FilmConvert doesn’t just work with After Effects or Premiere Pro. Use this video tutorial to get the most out of FilmConvert in DaVinci Resolve.
I think it’s a fair assumption to think of FilmConvert as that After Effects or Premiere Pro plugin. But, it works in Resolve too. Combining FilmConvert with Resolve makes the plugin more potent than using it with any other software, or by using it in the standalone module. To find out why, watch the video tutorial below. If you miss something or need a precise recap, you can find a transcript of the tutorial underneath.
FilmConvert is different from a color preset or grading plugin in two ways. First, it uses the exact color science behind various film stocks, and it also applies the chosen film stock to your image created on your camera’s base data.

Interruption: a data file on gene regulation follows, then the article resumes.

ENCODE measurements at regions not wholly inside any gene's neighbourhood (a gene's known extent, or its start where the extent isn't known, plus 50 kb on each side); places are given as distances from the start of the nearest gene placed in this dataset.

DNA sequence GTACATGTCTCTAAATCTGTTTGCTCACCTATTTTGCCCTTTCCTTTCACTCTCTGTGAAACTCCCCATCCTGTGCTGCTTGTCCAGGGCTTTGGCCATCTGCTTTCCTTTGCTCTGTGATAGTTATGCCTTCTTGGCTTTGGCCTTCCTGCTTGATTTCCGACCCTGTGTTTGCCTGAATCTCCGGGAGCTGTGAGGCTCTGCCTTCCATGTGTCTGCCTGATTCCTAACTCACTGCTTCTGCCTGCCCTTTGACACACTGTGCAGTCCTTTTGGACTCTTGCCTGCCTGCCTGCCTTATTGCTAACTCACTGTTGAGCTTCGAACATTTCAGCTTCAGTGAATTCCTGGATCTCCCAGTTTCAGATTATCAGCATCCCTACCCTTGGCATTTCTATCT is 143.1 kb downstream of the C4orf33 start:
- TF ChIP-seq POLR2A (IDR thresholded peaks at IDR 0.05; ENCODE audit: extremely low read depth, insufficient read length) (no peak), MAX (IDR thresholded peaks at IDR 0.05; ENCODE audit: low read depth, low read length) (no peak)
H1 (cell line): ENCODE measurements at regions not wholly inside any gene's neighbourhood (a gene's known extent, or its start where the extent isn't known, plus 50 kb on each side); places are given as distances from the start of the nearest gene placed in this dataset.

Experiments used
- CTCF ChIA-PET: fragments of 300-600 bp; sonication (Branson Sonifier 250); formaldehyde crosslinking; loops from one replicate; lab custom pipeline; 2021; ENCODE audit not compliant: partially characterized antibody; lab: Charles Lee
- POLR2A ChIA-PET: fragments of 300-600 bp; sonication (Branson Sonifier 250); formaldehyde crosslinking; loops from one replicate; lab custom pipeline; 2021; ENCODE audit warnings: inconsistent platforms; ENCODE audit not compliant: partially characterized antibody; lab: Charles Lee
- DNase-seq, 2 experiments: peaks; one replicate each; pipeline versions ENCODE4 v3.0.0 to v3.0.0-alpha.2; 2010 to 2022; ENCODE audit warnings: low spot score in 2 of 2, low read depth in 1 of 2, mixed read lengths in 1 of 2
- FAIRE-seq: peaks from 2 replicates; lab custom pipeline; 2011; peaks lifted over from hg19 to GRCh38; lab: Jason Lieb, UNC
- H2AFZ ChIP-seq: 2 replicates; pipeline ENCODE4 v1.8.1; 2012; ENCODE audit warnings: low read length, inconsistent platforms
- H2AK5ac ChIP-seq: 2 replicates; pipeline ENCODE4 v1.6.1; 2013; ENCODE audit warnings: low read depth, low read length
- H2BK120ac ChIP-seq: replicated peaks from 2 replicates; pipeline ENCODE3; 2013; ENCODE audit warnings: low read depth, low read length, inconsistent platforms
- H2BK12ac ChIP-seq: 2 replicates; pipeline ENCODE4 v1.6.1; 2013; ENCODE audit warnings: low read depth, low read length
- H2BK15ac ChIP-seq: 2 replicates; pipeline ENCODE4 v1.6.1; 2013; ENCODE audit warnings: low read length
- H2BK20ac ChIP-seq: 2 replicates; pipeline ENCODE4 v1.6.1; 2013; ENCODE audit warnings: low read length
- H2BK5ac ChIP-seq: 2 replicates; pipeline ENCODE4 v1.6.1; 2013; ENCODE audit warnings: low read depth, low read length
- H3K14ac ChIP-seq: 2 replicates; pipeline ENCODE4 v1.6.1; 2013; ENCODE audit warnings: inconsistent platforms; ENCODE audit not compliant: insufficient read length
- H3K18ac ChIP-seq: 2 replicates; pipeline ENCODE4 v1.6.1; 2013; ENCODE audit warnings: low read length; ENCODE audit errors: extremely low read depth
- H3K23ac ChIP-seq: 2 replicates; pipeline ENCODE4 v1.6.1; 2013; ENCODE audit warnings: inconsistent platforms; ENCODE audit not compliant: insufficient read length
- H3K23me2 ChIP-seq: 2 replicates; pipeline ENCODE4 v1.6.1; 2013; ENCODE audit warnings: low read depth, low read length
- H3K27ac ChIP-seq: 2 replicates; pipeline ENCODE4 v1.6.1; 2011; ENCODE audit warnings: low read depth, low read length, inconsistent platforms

For example, in this image I applied the Kodak Vision 3 stock with a BMD Ursa 4.6k camera profile (which is what the footage was shot on). The image looks relatively neutral in regards to contrast and exposure.
However, if I apply the same film look but use a RED ONE MX camera profile, it interprets the film preset entirely different. This kills the image.
This is approach is very powerful in making sure your image looks as close as possible to the original film stock. So, let’s have a look at how you use the plugin within Resolve, and what benefits it offers over other software.